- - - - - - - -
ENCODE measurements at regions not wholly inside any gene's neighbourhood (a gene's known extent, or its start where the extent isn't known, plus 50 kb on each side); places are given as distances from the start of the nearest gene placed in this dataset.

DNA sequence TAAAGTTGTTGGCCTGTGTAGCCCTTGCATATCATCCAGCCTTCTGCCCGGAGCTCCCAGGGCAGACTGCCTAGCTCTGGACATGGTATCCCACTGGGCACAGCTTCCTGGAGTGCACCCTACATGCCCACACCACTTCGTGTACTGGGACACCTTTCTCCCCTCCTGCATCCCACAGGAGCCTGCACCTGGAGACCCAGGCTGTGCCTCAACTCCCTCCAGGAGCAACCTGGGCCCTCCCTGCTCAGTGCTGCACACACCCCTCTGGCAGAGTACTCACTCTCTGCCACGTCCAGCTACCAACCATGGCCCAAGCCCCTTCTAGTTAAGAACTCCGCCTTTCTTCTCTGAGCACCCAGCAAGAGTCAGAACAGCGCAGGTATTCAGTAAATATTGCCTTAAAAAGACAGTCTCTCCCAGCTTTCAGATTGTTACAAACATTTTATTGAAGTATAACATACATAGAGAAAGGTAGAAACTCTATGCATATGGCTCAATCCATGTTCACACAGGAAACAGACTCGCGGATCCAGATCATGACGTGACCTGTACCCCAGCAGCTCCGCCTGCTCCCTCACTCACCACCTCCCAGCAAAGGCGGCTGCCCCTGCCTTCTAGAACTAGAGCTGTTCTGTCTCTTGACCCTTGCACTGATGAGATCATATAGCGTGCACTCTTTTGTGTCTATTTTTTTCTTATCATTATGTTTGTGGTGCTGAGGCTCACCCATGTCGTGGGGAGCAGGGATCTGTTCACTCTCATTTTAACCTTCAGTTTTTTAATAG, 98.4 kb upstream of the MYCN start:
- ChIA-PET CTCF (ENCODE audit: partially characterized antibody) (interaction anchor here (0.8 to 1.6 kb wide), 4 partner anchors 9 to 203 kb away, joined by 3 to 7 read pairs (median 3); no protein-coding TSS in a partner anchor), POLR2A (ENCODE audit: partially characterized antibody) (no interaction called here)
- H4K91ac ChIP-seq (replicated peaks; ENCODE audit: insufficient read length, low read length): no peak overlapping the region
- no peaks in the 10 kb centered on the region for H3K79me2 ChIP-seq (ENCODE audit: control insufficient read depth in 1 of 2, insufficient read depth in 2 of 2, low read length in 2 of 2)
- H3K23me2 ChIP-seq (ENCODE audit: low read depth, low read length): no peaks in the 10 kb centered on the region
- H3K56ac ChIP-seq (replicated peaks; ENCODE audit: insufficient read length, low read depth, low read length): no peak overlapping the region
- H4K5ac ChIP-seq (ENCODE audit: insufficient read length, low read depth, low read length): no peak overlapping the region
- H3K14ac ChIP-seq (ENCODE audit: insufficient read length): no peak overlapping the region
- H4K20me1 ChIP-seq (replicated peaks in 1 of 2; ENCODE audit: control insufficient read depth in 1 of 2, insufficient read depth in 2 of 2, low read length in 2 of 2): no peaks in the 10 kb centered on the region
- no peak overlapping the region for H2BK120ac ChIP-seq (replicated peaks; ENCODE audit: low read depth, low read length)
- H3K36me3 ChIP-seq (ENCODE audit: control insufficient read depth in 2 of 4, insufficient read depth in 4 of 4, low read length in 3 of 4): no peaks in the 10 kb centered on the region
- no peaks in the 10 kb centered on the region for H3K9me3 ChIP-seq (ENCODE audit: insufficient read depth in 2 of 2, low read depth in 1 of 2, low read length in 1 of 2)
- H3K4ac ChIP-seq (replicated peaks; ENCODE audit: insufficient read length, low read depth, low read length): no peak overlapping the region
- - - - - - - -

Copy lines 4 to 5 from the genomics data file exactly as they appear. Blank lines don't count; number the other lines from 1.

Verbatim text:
- H4K91ac ChIP-seq (replicated peaks; ENCODE audit: insufficient read length, low read length): no peak overlapping the region
- no peaks in the 10 kb centered on the region for H3K79me2 ChIP-seq (ENCODE audit: control insufficient read depth in 1 of 2, insufficient read depth in 2 of 2, low read length in 2 of 2)